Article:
The leucistic is probably the most famous of all axolotl morphs.
(Also known as “lucy” for short.)
Today I’m going to share my knowledge about this variety – enjoy! 🙂
The history of the Lucy axolotl is quite interesting.
“Six adult axolotls (including a leucistic specimen) were shipped from Mexico City to the Jardin des Plantes in Paris in 1863.” (Source)
Basically, this one leucistic specimen was a mutant male that was then bred to create the leucistic line.
In other words?
All leucistics are products of the first mutant gene recognized in the axolotl.
I have also found records dating back to 1882 mentioning the “albino” form…
“The axolotl in its normal state is black; the albino is a variety which I have obtained among the spawnings of the former, and which has become permanently fertile like the black form.” (Notes on the Habitats and the Rearing of the Axolotl, Amblystoma Mexicanum, translated from French and retrieved here)
… What they are talking about is actually not albino, as we know it today.
The true albino actually came much later in 1962 by hybridizing the axolotl with an albino Tiger salamander from Minnesota (source).
As far as pronunciation goes…
You say it “Loo-sis-tick”.
Or for the shortened version, “Loo-see.”
Identification & Typing
Leucistic axolotls have light skin (usually pink, but can be tinged yellow or white depending on the genetic background).
Their gills range from deep cherry red to pale pink.
But there are also bluegills and blackgills, which have much darker gills.
“Dirty lucy” lotls have dark pigmentation/freckling on their faces and sometimes on their sides and back.
Freckles may develop with age as well on normal lucy axies.
Within the leucistic category there are actually several sub-types.
The eyes of one of these guys can tell you a bit more about specifically what kind they are.
A test that can help to determine the eye type is to shine a flashlight on their eyes (be careful not to startle them).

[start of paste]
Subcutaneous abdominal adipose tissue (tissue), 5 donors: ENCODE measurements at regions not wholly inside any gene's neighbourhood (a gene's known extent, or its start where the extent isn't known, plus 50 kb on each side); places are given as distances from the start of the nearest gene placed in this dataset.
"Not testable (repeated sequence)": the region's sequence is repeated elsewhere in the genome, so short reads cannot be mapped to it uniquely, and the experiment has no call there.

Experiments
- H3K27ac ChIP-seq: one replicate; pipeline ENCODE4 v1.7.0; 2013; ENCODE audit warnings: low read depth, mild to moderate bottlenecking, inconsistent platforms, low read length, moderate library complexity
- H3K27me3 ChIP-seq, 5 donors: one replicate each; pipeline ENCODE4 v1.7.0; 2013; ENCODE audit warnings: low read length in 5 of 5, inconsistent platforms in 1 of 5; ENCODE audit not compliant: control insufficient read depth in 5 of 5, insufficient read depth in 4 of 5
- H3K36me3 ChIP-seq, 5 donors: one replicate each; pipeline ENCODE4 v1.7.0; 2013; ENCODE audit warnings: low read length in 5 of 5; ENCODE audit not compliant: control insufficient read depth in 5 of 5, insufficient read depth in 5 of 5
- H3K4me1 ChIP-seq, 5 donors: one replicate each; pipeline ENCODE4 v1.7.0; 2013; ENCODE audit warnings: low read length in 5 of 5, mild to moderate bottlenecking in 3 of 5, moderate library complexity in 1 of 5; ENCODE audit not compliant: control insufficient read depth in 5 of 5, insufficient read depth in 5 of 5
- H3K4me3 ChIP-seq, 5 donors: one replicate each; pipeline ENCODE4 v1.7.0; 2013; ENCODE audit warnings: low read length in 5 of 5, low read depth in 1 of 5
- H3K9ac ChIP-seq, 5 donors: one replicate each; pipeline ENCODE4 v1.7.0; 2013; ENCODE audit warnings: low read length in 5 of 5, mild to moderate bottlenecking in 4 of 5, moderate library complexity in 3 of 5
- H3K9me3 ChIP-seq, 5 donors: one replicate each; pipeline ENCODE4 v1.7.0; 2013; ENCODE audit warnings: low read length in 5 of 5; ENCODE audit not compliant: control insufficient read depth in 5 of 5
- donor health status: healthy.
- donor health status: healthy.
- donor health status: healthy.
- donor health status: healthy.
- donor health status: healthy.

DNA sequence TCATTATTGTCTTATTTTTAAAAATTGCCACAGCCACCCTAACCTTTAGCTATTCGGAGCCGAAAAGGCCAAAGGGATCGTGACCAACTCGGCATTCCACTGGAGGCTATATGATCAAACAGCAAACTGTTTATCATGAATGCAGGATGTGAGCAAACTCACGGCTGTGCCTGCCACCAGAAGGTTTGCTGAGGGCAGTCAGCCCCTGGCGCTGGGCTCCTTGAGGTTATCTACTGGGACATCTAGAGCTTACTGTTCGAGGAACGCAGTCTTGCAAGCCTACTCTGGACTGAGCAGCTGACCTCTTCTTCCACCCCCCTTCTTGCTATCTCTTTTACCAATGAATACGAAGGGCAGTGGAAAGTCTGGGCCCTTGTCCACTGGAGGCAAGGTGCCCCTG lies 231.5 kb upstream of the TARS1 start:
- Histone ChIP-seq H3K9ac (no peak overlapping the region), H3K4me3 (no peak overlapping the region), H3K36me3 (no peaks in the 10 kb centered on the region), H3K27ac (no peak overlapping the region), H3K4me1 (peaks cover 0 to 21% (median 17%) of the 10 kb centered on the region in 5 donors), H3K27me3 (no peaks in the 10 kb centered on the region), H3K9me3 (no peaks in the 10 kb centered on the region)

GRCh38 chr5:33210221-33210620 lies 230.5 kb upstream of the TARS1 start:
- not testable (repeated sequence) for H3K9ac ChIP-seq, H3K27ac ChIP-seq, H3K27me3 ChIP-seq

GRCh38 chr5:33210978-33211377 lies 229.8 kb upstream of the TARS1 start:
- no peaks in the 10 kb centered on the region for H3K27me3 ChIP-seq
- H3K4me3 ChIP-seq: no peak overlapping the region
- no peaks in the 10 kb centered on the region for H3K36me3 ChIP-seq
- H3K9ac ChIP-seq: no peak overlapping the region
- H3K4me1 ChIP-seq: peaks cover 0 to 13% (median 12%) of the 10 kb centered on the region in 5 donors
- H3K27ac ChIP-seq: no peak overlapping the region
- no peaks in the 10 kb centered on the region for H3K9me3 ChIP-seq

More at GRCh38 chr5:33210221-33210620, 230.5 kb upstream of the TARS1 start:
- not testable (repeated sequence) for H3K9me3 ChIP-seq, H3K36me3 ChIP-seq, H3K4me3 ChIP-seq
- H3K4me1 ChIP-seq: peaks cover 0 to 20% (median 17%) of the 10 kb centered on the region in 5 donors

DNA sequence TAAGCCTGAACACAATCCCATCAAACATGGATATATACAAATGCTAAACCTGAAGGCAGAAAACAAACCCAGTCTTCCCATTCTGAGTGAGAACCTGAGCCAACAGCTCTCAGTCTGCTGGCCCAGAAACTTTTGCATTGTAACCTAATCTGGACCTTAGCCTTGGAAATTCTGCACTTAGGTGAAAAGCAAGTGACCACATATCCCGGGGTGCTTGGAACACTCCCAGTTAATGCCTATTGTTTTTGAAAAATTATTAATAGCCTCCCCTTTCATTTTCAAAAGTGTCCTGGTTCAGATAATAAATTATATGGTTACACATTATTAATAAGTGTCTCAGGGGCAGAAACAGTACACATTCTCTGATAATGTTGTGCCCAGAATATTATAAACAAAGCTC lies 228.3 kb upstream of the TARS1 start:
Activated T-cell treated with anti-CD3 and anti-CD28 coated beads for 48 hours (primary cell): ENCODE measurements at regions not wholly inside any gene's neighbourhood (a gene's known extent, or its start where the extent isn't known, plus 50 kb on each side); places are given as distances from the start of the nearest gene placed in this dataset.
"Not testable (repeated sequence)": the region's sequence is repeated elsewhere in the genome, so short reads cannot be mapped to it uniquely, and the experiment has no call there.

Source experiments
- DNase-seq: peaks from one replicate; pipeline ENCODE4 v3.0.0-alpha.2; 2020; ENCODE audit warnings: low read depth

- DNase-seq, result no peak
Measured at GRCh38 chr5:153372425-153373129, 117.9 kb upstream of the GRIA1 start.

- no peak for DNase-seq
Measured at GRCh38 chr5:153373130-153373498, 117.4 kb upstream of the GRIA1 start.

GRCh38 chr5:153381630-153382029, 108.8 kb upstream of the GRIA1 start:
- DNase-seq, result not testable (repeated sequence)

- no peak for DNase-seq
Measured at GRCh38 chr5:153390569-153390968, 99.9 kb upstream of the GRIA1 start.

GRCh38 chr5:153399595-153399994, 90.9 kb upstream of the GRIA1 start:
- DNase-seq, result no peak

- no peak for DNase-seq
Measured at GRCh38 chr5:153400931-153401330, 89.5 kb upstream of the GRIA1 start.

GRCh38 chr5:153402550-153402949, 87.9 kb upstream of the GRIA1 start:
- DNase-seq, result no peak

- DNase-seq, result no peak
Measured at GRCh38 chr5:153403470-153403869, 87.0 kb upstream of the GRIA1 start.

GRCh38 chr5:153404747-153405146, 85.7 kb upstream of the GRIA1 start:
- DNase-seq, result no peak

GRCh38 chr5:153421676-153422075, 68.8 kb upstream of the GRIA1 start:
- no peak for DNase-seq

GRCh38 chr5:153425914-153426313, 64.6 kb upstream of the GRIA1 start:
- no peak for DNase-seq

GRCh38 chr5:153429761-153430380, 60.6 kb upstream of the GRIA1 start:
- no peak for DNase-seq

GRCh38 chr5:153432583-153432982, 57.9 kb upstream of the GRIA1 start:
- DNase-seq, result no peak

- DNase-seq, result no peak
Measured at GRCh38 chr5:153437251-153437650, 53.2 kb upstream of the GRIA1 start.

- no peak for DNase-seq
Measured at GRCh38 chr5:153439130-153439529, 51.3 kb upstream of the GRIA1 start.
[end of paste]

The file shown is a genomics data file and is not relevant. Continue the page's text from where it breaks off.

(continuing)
- Silver eye rings (regular lucy)
- Solid black eyes (mel lucy)
- Red eye rings (copper lucy)
Skin types can give further clues…
- Regular lucys have a yellow tinge to the skin.
- Axanthic lucys are basically the same but lack yellow pigment in their skin.
- GFP lucys generally have a yellow tinge and glow fluorescent green under black light
- RFP lucys look normal but glow red under black light
- Mel lucys have solid black eyes with no shiny ring, but still have yellow pigment (unless they are axanthic as well)
As you can see, there are even combinations on the above, such as mel axanthics.
Leucistics don’t require any special care than other varieties of lotls – their needs are the same.
The good news is they are very easy to take care of.
Clean, cool water, a good source of food and a place to hide are the main things they need from you.
(Don’t panic if you see their normally red or pink gills occasionally look white – this is usually from inactivity.)
You can check out our complete guide to axolotl care here.
On average, these guys reach 8 inches in length.
Some can grow to be more, some less, depending on genetics and diet.
They can grow up to as much as 12 inches in some cases, or stay as little as 6.
Mini or dwarf lucy axolotls never reach full adult length and those affected by dwarfism often show changes in their proportions.
Due to their (typically) pink and white appearance, finding names for your new lotl is very fun!
And good news:
We’ve got tons of great lucy names at this post here.
You can check it out for some great ideas.
Eggs & Babies
The embryos in the eggs of leucistic axolotls are surprisingly not white.
They are a charcoal gray that then lightens after some time when the animal has hatched.
They go through a period where they have quite a bit of dark on their faces and bodies which then disappears with age (unless it is a dirty lucy).
Leucistic axolotls can lay around 1,000 eggs at a time!
Buying a Leucistic Axolotl
Finding a leucistic axolotl for sale near you may or may not be possible.
These guys are not always common at your mom and pop pet store, and are pretty much impossible to find at big box stores.
As far as cost goes?
Price generally depends on the size and quality of the axolotl you are buying, as well as if the animal shows or carries any rarer traits (het).
Online from reputable breeders, you can usually expect to pay anywhere between $45-110 for the animal alone, not including the cost of shipping.
When purchasing your lucy online, here are a few tips:
- Be sure to be at home the day the animal is scheduled to arrive
- Don’t let the box sit in the mailbox in hot weather
- Allow the animal to slowly acclimate to the new tank temperature and conditions
- Loss of appetite for the first couple of days is usually normal from the stress of shipping
- Feed easily digestible foods for the first few days, such as bloodworms or other live foods
The leucistic axolotl is a morph known and loved by many for a plethora of reasons.
Who knew there were so many amazing things to know about this variety?
I hope you enjoyed today’s post and maybe even learned something new.
Thank you for reading!